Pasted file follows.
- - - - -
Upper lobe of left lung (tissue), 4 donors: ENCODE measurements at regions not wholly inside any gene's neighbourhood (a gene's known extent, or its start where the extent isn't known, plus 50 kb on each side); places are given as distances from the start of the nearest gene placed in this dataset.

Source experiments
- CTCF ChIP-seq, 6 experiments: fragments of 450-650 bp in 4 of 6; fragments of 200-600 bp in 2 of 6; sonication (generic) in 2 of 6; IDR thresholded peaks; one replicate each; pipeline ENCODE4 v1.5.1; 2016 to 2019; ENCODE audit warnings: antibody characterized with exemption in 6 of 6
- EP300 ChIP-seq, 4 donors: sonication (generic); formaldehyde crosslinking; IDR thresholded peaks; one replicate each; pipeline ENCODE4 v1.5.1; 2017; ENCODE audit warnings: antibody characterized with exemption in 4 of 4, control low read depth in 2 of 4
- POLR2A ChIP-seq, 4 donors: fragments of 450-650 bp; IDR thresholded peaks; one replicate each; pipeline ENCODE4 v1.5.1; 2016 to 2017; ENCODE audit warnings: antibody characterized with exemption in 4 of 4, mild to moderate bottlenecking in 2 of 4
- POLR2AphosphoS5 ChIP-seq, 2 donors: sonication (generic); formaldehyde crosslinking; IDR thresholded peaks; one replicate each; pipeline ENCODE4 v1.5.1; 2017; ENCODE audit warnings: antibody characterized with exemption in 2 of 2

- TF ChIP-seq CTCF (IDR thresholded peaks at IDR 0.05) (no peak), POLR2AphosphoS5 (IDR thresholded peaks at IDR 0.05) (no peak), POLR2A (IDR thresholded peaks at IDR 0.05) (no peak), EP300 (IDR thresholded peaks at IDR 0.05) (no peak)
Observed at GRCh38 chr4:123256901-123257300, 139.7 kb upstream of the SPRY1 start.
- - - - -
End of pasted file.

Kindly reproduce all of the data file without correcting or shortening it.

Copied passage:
Upper lobe of left lung (tissue), 4 donors: ENCODE measurements at regions not wholly inside any gene's neighbourhood (a gene's known extent, or its start where the extent isn't known, plus 50 kb on each side); places are given as distances from the start of the nearest gene placed in this dataset.

Source experiments
- CTCF ChIP-seq, 6 experiments: fragments of 450-650 bp in 4 of 6; fragments of 200-600 bp in 2 of 6; sonication (generic) in 2 of 6; IDR thresholded peaks; one replicate each; pipeline ENCODE4 v1.5.1; 2016 to 2019; ENCODE audit warnings: antibody characterized with exemption in 6 of 6
- EP300 ChIP-seq, 4 donors: sonication (generic); formaldehyde crosslinking; IDR thresholded peaks; one replicate each; pipeline ENCODE4 v1.5.1; 2017; ENCODE audit warnings: antibody characterized with exemption in 4 of 4, control low read depth in 2 of 4
- POLR2A ChIP-seq, 4 donors: fragments of 450-650 bp; IDR thresholded peaks; one replicate each; pipeline ENCODE4 v1.5.1; 2016 to 2017; ENCODE audit warnings: antibody characterized with exemption in 4 of 4, mild to moderate bottlenecking in 2 of 4
- POLR2AphosphoS5 ChIP-seq, 2 donors: sonication (generic); formaldehyde crosslinking; IDR thresholded peaks; one replicate each; pipeline ENCODE4 v1.5.1; 2017; ENCODE audit warnings: antibody characterized with exemption in 2 of 2

- TF ChIP-seq CTCF (IDR thresholded peaks at IDR 0.05) (no peak), POLR2AphosphoS5 (IDR thresholded peaks at IDR 0.05) (no peak), POLR2A (IDR thresholded peaks at IDR 0.05) (no peak), EP300 (IDR thresholded peaks at IDR 0.05) (no peak)
Observed at GRCh38 chr4:123256901-123257300, 139.7 kb upstream of the SPRY1 start.